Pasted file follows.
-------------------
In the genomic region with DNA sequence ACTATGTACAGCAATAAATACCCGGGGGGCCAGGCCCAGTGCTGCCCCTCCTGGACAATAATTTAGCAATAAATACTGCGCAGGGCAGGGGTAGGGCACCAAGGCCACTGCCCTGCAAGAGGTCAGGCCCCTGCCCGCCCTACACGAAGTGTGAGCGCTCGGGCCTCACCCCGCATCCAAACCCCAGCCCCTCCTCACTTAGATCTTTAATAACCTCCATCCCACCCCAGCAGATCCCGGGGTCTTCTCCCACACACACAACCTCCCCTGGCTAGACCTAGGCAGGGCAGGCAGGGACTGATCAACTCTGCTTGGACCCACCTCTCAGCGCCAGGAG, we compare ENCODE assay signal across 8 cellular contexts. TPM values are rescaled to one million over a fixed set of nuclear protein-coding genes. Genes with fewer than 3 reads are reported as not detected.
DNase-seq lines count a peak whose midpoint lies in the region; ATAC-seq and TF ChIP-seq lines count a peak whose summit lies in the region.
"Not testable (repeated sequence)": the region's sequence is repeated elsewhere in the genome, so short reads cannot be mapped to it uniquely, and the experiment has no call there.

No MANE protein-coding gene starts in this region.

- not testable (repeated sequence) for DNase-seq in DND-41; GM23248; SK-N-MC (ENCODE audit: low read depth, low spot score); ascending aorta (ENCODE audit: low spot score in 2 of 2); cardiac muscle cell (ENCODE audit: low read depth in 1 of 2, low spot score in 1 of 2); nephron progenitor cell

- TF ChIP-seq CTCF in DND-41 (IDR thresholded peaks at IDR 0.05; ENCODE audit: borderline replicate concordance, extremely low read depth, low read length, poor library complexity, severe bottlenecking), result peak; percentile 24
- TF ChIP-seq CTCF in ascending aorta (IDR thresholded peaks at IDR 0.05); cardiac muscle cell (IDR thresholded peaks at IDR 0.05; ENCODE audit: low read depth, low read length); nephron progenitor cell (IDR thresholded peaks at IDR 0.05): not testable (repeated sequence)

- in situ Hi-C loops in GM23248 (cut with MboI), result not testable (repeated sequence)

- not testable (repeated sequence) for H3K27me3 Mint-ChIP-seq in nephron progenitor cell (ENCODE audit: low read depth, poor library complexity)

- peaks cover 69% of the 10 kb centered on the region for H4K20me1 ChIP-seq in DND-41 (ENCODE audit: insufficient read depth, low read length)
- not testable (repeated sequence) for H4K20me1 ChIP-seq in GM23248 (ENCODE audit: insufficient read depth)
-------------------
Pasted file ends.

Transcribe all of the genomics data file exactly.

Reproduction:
In the genomic region with DNA sequence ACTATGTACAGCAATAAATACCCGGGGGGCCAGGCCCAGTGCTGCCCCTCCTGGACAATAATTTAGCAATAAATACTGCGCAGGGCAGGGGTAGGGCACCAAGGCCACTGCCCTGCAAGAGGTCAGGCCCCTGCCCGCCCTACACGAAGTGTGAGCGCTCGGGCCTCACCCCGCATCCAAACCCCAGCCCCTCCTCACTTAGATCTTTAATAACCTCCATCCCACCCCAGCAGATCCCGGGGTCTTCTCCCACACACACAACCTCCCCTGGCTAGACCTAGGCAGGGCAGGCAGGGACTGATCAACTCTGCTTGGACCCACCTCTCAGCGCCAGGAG, we compare ENCODE assay signal across 8 cellular contexts. TPM values are rescaled to one million over a fixed set of nuclear protein-coding genes. Genes with fewer than 3 reads are reported as not detected.
DNase-seq lines count a peak whose midpoint lies in the region; ATAC-seq and TF ChIP-seq lines count a peak whose summit lies in the region.
"Not testable (repeated sequence)": the region's sequence is repeated elsewhere in the genome, so short reads cannot be mapped to it uniquely, and the experiment has no call there.

No MANE protein-coding gene starts in this region.

- not testable (repeated sequence) for DNase-seq in DND-41; GM23248; SK-N-MC (ENCODE audit: low read depth, low spot score); ascending aorta (ENCODE audit: low spot score in 2 of 2); cardiac muscle cell (ENCODE audit: low read depth in 1 of 2, low spot score in 1 of 2); nephron progenitor cell

- TF ChIP-seq CTCF in DND-41 (IDR thresholded peaks at IDR 0.05; ENCODE audit: borderline replicate concordance, extremely low read depth, low read length, poor library complexity, severe bottlenecking), result peak; percentile 24
- TF ChIP-seq CTCF in ascending aorta (IDR thresholded peaks at IDR 0.05); cardiac muscle cell (IDR thresholded peaks at IDR 0.05; ENCODE audit: low read depth, low read length); nephron progenitor cell (IDR thresholded peaks at IDR 0.05): not testable (repeated sequence)

- in situ Hi-C loops in GM23248 (cut with MboI), result not testable (repeated sequence)

- not testable (repeated sequence) for H3K27me3 Mint-ChIP-seq in nephron progenitor cell (ENCODE audit: low read depth, poor library complexity)

- peaks cover 69% of the 10 kb centered on the region for H4K20me1 ChIP-seq in DND-41 (ENCODE audit: insufficient read depth, low read length)
- not testable (repeated sequence) for H4K20me1 ChIP-seq in GM23248 (ENCODE audit: insufficient read depth)